Decolonise your palate.
How do I know your palate is colonised you ask?
Maybe because you relish the smell of stinky cheese and turn your nose up at the fragrance of iru or dawadawa. Maybe because you see pounded yam as a heavy meal, but mashed potatoes are fine. Maybe because shortbread is golden in your eyes and chin chin is an everyday thing. Maybe because instant noodles are a go-to for you because of how quick they are to make, but ogi is too much stress. Maybe because you would relish a midday donut as a snack, but akara is too oily. Maybe because your view of food is inherently tainted by the inferiority complex instilled by colonisation.
Let’s embark on a short History lesson. With the transatlantic slave trade, colonisation, and the way the world currently works, African food has historically been viewed as less than, while it's on the continent. Let’s take rice, for example, the African variety of rice oryza glaberrima was initially used to feed slaves on ships headed for the Americas. But it made its way inland as the slaves tried to preserve their culture and food memories. When the plant was discovered as hearty and delicious, it became a cash crop called Carolina gold which made the USA a lot of money for many years. Yet, as Carolina gold rice grew in popularity as a product from the US, other forms of African rice were not given the same accolades and value in the world market. If Carolina gold was so delicious and valuable, why didn’t the world seek for more African rice? Why do most African countries, even those in the grain coast i.e. Senegambia still import Asian rice?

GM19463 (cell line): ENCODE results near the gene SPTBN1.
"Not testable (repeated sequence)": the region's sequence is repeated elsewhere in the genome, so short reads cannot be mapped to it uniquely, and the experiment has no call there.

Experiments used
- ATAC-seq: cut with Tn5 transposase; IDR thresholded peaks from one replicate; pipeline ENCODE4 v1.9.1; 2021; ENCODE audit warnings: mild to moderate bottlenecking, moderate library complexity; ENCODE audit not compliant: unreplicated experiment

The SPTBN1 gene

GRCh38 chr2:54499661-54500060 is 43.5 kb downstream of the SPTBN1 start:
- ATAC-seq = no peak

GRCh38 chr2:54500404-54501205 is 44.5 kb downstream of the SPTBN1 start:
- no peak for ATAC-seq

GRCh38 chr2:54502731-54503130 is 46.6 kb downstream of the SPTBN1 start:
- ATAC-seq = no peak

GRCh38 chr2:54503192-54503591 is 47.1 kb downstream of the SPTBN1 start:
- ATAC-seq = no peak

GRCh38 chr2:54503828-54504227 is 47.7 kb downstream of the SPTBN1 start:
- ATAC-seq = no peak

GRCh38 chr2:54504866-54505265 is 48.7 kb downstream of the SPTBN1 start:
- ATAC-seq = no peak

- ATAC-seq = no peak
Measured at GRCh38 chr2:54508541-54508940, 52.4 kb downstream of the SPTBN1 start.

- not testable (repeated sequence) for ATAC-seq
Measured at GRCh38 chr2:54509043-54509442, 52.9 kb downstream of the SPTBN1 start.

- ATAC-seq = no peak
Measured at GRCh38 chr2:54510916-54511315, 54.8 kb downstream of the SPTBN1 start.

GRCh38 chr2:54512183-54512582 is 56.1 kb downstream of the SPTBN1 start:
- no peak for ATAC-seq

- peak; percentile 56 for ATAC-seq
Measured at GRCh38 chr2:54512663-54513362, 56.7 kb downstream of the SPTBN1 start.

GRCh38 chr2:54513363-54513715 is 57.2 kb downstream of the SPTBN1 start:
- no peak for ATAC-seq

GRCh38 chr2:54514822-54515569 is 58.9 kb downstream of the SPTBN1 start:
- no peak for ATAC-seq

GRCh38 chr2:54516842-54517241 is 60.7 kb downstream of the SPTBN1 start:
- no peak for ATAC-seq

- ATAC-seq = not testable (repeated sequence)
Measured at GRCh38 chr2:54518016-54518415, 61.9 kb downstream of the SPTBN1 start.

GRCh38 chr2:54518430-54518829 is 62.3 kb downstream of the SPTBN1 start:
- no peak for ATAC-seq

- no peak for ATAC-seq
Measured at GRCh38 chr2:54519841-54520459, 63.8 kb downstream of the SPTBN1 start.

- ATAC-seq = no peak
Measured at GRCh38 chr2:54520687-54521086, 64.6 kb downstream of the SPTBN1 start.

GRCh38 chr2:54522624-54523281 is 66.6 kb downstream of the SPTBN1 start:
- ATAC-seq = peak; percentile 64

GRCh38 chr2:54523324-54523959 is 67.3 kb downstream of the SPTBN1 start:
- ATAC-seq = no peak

Let’s talk about the palm oil argument. I’m sure you’ve seen posts, videos, and adverts discussing how healthy or unhealthy palm oil is, there are many opinions. The palm fruit is native to West Africa and it can be made into a variety of products such as oil which is used in a variety of dishes, from soups and stews to beans and rice dishes and pulp which is used to make soaps, and chaff which is used to smoke food and light fires. During colonial times, palm oil was a commodity used in a variety of ways by the British empire, from production of soaps like palmolive to margarines and machine lubricants. They also exported it to their other colonies such as Malaysia. Malaysians did not like palm oil. For people who are used to clear and easily flowing oils, the bright red, viscous palm oil was a shock to say the least. To encourage consumption of palm oil, it was bleached and deodorised to produce a clear, free flowing oil. All's well that ends well, right? Nope. As palm oil became more ‘attractive’ to those raised outside of West Africa, the industry exploded. Due to its cheap nature, palm oil was substituted for vegetable oil in many recipes and production processes. Due to the rising demand for palm oil, forests and bushes were cut down to increase production which damaged the habitats of many endangered animals. Thus started the palm oil argument. Which has nothing to do with the intended and indigenous use of palm oil, but how it has been exploited. Yet, palm oil continues to be demonised for its part in deforestation and its proposedly high saturated fat content.